Blood of martyrs brings new life in Christ

“The blood of the martyrs is the seed of Christians” is the famous quote of Tertullian, a second century Father of the Church from North Africa. This sentiment has always served as a source of hope for Christians that death would bring forth new life for the Church.

Bishop Andrew Cozzens

Bishop Andrew Cozzens

Tertullian expresses our faith that there is a deep connection between the sacrificial love of Good Friday and the victory of Easter Sunday. This is the faith we cling to in the face of the pain and shock we feel after terrorists killed many of our brothers and sisters in Sri Lanka who were expressing their faith in the resurrection of Christ on Easter Sunday morning.

Our hearts are still pained from the terrorist attacks in Egypt on Palm Sunday in 2017 and again in November 2018.

In certain places, the world and human hearts seem not to have changed that much since the second century, when it was known that becoming a Christian could cost you your life. All of us need to face the reality of which Jesus often spoke: that as Christians we should expect to be rejected, even hated, by the world. “The hour is coming when whoever kills you will think he is offering service to God” (Jn 16:2, see also Mt 10:21 and Mt 24:9).

It is only our faith in the power of Christ’s resurrection that can make sense of the evil of this world. Our faith in the resurrection of Christ is twofold. First, Jesus’ resurrection makes clear to us that the true life we are seeking is not the life we have now on earth, but rather the eternal life that he offers us. This resurrected life is the life for which we were created; it is the true life, where we are promised communion with God and with all those who have died in Christ. It is life that lasts forever, where he promises that “he will wipe away every tear from their eyes, and death shall be no more, neither shall there be mourning nor crying nor pain any more, for the former things have passed away” (Rv 21:4).

This eternal life of heaven is the goal of our whole Christian life. And so, although we rightly express pain, sadness and anger at the death of our brothers and sisters, we also believe that those children and families, who were seeking Jesus at that Mass, passed from the celebration of the earthly liturgy into the heavenly liturgy, from the symbolic participation of the sacrament into the throne room of God, where they could hear the angels sing “holy, holy, holy” and see the risen Lord face to face.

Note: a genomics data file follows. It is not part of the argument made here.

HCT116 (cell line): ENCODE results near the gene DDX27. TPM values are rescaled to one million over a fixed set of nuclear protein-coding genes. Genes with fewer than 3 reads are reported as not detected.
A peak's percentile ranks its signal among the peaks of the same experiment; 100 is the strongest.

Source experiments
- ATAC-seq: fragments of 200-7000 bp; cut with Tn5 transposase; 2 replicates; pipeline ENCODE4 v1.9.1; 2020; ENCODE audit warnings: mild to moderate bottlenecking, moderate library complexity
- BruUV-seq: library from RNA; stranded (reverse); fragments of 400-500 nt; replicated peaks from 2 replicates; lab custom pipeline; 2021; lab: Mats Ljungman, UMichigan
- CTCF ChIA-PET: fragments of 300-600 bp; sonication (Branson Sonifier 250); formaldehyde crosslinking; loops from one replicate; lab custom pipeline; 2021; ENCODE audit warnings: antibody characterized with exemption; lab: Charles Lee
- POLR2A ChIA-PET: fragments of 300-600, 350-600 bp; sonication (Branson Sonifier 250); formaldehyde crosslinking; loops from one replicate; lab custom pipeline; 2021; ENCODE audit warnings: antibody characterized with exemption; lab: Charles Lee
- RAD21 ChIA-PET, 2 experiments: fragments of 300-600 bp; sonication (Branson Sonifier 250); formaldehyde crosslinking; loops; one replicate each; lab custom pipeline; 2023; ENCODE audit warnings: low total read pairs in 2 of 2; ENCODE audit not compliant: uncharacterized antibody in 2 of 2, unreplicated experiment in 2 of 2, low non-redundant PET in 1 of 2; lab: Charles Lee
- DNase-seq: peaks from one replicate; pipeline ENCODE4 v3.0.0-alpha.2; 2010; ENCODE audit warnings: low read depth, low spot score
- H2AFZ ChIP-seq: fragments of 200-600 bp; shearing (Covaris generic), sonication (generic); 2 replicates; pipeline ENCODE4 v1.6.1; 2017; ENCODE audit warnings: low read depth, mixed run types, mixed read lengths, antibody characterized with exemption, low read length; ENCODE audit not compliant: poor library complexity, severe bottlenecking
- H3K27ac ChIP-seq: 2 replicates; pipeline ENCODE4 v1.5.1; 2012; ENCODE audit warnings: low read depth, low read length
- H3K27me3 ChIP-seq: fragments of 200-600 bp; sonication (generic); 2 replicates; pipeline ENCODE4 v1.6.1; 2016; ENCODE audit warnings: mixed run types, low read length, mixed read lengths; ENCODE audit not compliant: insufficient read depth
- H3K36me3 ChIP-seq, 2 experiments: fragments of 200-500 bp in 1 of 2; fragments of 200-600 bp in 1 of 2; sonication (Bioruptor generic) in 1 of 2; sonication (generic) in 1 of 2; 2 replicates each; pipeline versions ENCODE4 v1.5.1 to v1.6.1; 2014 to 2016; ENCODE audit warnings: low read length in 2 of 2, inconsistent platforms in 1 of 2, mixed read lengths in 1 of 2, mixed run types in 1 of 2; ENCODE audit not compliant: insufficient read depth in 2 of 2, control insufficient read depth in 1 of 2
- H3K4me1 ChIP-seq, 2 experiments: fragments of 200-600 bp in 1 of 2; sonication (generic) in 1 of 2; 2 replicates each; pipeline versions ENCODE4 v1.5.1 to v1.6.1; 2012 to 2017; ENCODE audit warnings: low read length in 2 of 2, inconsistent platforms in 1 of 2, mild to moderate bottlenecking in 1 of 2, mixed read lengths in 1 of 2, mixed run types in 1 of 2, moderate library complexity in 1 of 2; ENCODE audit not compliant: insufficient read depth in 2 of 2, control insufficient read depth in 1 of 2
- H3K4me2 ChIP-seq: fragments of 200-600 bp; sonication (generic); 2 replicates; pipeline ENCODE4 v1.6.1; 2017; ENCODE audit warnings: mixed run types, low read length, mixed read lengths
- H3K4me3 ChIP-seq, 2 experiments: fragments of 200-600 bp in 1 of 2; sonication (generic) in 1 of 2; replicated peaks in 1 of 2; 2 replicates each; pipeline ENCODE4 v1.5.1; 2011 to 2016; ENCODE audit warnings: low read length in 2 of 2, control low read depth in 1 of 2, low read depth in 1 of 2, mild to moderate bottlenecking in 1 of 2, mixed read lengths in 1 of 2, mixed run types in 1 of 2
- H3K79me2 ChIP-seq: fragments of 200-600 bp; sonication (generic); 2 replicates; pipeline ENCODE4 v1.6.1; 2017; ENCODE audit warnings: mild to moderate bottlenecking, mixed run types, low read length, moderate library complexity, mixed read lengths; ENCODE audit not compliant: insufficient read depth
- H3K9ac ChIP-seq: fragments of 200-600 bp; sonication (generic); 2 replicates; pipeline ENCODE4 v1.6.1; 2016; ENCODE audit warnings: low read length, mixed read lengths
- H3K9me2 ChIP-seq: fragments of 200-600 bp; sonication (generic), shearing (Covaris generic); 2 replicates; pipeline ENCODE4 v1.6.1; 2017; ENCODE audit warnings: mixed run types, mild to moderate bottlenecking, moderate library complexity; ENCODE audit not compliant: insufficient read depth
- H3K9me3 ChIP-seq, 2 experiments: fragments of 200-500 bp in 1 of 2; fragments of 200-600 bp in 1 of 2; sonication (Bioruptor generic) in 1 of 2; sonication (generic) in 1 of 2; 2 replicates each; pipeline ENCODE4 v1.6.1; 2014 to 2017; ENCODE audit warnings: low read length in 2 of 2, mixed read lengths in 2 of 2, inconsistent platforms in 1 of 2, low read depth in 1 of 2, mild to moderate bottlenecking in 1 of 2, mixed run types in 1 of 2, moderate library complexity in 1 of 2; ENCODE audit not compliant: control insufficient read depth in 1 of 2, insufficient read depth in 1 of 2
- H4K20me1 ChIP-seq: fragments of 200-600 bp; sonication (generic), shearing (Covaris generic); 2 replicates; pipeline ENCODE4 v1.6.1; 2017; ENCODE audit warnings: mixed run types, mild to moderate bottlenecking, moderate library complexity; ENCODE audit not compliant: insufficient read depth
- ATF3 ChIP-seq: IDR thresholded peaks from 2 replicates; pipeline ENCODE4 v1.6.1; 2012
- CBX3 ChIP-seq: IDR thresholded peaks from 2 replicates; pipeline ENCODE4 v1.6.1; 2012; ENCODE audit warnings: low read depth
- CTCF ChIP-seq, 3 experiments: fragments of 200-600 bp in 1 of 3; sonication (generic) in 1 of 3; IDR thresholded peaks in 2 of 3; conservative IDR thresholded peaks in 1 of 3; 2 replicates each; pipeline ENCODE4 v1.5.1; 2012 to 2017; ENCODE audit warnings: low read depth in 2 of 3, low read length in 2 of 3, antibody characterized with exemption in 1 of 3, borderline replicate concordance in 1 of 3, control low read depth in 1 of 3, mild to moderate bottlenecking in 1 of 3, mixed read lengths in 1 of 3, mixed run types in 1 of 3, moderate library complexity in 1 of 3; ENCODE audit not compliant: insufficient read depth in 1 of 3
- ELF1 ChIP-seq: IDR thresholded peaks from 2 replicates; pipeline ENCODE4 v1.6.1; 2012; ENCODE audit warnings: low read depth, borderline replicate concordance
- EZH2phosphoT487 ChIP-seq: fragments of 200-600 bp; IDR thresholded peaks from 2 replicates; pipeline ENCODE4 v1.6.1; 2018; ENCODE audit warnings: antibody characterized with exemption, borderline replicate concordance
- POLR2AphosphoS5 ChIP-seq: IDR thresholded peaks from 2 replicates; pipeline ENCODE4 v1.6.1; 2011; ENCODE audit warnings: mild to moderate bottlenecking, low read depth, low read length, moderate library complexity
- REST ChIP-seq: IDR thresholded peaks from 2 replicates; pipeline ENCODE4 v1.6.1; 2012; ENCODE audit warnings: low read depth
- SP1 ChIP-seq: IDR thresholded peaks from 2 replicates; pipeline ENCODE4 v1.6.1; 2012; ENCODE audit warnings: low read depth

This is a great consolation as we see their innocent bodies destroyed, “for we know that if the earthly tent we live in is destroyed, we have a building from God, a house not made with hands, eternal in the heavens”
(2 Cor 5:1).

The second truth of Christ’s resurrection is just as important: The Resurrection shows us the reason that God allows evil in the world. It is part of the mystery of redemption through Christ’s Paschal Mystery that God doesn’t wipe out evil completely from our world. In sending his Son, God could have vanquished all evil and established an earthly kingdom where there would be no more evil, sin or suffering. Jesus did not do this.

Rather, he entered into evil to conquer it from within, by transforming it. He chose to suffer the evil of this world more than any other human being could, since he was both God and man. Although innocent, he submitted to death and bore the weight of our sins.

In doing this he made evil an opportunity for love. He showed us that suffering, death and even sin can ultimately be used for good. This is the truth of the Resurrection seen in light of Good Friday.

There is nothing so evil that it cannot be taken up by God and made into a potential good. St. Paul expressed it this way: “We know that in everything God works for good with those who love him, who are called according to his purpose” (Rom 8:28).

Really, St. Paul — all things? Even the death of loved ones? Even tragedies in my life? Even my sins and failings?

Yes, in all things.

This is the faith of Easter that the resurrection of Jesus Christ proclaims. All the evils we have seen in the past year: The burning of one of the most beautiful cathedrals in the world? The sins of priests and bishops? The useless slaughter of Christians? All these things can be taken up by God’s love and made into a good. How?

As you and I surrender our lives to the Paschal Mystery, as you and I seek to live more and more united with Jesus in the sufferings and trials of our daily life, as the Church lives the holiness Jesus calls us to, Jesus begins to bring the resurrection to life in our world.

This is how St. Paul described the sufferings of his life: “For while we live we are always being given up to death for Jesus’ sake, so that the life of Jesus may be manifested in our mortal flesh. So death is at work in us, but life in you” (2 Cor 4:10-12).

He believed that his suffering brought spiritual life to the world. Easter Sunday shows the power of Christ’s love to transform evil into good. In this season of the Resurrection, where we still experience so much of Good Friday, may these pains in our hearts become for us opportunities to imitate the trust of Jesus as he surrenders to his Father, so that even today the blood of martyrs might be the seed of Christians.

Sangre de mártires trae nueva vida en Cristo

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Category: Only Jesus